stretch Marks Treatment By Ageless Clear Skin Clinic
These unsightly white and purple lines seen mostly around joints, hips and abdomen is due to the stretching of the skin when one gains weight. As the rate of increase in subcutaneous fat exceeds the time taken for the overlying skin to develop, causes it to stretch thereby creating linear areas of thin skin we dermatologists call striae and the common man calls stretch marks.
There are two types of stretch marks based on the color which can give and idea as to how old they are
- Purple striae :
These stretch marks are purple in color are more commonly seen in pregnancy, however they are seen in a lot of people but rarely observed by the individual. They are called immature striae as they are recently formed and hence are easy to treat as they still have the components to induce regeneration of new underlying skin.
- White striae :
These stretch marks are more mature meaning to say they have evolved over the years from initially being reddish purple to a whitish color. They are not as easy to treat as they have very few components within it to induce self regeneration of new underlying skin.
Treatment options include Radiofrequency microneedling where needles are punctured into these areas and release heating Radiofrequency energy and induce local damage to the underlying tiny blood vessel causing bleeding, this bleeding releases platelets that induce healing and repair and thereby rejuvenate the skin.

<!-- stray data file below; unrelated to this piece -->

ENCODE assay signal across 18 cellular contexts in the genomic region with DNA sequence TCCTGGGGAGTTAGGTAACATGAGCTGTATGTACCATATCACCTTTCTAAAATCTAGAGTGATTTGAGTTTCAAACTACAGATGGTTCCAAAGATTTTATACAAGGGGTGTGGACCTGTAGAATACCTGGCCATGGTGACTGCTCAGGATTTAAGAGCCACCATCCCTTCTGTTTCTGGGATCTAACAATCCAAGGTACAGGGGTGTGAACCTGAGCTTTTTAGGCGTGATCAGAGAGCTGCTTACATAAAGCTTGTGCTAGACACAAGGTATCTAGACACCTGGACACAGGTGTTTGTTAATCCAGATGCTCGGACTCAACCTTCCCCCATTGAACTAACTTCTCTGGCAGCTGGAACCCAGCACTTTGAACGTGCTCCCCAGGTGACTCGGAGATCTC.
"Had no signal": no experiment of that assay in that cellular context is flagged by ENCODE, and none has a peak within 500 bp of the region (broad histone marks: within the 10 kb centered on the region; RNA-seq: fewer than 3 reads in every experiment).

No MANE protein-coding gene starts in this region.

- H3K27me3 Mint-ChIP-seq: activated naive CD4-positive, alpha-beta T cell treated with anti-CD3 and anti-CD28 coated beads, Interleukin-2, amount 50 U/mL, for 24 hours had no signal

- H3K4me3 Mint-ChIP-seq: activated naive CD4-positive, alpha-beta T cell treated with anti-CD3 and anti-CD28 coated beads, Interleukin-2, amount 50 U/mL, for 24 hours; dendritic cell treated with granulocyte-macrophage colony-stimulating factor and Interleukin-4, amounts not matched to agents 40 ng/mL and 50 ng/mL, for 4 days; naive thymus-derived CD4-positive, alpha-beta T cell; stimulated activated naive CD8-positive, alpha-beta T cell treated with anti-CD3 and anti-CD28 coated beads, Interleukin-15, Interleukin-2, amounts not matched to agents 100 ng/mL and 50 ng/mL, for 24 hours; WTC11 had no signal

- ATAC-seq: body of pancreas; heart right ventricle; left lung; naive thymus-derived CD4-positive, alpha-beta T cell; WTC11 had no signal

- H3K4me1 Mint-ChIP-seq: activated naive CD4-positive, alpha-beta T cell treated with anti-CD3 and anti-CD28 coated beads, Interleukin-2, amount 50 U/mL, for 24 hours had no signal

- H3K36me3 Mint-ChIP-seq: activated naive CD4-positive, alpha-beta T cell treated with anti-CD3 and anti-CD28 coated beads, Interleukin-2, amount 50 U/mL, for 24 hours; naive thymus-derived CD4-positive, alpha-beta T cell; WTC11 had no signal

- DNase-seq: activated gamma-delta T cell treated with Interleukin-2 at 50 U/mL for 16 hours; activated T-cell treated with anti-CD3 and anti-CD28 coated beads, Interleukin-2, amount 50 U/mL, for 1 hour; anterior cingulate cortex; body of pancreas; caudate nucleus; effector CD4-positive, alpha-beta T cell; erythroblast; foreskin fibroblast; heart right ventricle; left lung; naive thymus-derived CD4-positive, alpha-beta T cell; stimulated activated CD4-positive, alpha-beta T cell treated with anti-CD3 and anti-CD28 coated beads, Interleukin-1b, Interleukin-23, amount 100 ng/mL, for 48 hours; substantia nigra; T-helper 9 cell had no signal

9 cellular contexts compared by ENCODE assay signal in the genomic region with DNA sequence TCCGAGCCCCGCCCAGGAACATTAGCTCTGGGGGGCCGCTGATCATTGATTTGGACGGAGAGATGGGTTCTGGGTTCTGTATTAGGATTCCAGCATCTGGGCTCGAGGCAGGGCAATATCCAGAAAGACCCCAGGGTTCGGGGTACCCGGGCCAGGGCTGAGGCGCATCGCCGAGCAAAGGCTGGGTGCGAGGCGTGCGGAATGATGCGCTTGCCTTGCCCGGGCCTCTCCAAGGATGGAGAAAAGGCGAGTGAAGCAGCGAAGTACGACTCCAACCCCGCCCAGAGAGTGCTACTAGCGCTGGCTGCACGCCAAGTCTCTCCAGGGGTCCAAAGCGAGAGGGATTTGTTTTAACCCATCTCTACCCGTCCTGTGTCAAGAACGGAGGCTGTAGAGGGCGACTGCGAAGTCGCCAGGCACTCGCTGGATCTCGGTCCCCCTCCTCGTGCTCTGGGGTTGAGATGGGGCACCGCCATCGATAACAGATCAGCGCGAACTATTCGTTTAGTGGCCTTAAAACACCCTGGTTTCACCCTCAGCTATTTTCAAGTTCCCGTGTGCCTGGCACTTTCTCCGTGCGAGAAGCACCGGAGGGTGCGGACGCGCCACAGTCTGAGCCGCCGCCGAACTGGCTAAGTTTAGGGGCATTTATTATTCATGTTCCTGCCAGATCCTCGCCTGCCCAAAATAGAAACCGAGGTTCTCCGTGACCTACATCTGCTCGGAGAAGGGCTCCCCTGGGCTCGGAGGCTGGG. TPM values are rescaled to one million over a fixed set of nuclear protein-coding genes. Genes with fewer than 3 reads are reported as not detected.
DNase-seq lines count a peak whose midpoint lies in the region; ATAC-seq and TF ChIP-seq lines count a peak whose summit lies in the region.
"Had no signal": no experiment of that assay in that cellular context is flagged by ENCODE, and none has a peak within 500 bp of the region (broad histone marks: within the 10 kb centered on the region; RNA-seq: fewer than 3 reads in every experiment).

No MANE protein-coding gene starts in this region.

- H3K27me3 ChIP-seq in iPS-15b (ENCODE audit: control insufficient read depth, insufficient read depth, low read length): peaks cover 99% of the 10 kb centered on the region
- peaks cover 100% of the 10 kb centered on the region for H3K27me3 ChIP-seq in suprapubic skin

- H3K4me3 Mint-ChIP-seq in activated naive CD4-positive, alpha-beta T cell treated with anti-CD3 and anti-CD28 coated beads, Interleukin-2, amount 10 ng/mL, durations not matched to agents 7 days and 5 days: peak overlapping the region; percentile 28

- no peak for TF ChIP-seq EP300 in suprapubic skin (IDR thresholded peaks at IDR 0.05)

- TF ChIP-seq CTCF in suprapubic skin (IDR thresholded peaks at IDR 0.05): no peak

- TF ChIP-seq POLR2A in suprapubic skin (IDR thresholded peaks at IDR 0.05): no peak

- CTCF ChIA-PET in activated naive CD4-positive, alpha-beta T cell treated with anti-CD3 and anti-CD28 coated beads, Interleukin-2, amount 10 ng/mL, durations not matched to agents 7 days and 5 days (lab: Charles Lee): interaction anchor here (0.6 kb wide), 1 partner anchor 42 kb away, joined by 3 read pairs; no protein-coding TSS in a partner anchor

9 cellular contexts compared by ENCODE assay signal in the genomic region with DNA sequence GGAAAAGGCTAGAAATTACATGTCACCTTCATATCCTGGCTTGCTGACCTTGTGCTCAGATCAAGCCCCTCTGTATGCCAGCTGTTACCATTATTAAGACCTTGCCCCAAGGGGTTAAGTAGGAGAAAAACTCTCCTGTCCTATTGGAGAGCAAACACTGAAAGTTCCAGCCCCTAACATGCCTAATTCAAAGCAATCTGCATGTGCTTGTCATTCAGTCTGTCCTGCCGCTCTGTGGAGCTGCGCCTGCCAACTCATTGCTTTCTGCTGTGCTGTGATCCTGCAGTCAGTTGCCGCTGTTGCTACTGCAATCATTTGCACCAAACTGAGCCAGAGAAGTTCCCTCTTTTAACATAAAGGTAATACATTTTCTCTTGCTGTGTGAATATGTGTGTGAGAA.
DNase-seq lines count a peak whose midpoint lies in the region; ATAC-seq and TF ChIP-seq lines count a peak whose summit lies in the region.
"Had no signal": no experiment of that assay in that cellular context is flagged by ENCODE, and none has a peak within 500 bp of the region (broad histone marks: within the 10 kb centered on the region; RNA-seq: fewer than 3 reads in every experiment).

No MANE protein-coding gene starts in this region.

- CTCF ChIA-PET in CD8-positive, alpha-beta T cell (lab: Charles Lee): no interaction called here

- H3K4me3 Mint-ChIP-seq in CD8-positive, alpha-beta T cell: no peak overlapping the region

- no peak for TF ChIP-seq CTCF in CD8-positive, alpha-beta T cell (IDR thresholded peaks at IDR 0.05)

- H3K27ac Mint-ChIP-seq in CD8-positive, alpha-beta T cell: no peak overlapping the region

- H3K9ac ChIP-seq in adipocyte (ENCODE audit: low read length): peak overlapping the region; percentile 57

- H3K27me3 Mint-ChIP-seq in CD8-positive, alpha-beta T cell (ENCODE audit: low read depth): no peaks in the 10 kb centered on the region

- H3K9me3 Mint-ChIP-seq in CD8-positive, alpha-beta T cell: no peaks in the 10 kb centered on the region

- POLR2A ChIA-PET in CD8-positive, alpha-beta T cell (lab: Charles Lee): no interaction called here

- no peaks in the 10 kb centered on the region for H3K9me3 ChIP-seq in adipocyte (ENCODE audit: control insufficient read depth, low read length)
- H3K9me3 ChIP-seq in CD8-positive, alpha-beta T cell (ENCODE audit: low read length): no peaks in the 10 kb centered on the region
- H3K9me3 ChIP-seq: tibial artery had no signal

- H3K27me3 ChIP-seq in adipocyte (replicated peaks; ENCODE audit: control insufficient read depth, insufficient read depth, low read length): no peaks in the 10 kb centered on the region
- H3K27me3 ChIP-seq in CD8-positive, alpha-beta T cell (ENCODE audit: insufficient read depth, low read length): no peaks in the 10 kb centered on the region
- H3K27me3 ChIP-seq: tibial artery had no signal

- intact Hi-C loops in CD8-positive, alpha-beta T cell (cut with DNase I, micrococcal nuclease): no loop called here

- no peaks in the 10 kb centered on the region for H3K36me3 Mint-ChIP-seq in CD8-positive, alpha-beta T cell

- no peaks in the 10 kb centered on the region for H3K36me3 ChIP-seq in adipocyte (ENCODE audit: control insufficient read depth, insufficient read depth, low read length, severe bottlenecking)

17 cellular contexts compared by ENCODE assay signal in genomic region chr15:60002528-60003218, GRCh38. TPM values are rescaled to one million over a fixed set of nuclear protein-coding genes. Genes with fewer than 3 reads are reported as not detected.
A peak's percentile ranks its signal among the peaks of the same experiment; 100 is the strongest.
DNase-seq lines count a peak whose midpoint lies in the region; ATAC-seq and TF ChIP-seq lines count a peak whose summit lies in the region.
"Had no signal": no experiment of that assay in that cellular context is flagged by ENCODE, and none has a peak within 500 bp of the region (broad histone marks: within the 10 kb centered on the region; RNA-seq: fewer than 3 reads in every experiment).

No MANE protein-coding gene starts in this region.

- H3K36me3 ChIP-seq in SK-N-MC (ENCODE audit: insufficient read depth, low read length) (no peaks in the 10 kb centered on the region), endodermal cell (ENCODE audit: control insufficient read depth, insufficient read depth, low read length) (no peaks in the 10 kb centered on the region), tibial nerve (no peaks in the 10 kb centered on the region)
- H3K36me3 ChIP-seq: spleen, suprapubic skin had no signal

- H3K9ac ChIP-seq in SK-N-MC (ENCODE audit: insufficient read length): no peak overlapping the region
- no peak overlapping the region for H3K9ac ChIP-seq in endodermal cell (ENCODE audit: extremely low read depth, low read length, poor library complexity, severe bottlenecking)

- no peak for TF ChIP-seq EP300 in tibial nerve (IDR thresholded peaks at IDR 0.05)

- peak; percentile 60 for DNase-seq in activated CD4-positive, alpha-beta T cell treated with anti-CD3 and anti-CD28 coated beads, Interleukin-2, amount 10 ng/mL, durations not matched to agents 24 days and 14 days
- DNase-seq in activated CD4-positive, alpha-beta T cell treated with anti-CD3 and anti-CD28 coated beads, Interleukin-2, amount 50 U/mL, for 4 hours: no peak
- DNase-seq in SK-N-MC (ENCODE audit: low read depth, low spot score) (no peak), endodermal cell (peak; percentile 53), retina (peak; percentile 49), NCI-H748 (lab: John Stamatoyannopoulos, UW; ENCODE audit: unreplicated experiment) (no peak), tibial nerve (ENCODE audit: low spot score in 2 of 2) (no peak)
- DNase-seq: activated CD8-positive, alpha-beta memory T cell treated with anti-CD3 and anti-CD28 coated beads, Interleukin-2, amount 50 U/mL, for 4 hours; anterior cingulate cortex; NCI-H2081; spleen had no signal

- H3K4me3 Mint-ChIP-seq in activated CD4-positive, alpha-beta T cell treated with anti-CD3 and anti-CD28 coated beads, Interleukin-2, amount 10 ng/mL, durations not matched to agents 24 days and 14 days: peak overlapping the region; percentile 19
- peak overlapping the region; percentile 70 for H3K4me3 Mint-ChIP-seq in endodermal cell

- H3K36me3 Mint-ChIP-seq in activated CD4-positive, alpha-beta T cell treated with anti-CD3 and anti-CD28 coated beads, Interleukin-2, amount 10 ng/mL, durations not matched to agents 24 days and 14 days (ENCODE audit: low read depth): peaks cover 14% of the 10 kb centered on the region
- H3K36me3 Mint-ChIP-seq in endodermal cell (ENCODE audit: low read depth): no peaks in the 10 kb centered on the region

Hypertrichosis (excessive hair distribution)
Hypertrichosis is the condition of unusual amount distribution of hair over the body which can be generalized or localized.
In women this condition is called hirsutism and is most of the time associated with hormonal imbalances due to PCOD and obesity.
The most effective treatment is the use of IPL lasers which arrests the hair cycle there by prolonging up to one to two years minimal or nil hair growth with frequent once yearly treatment after an initial dedicated three months therapy is followed. However, women should check there underlying PCOD with an endocrinologist or gynecologist.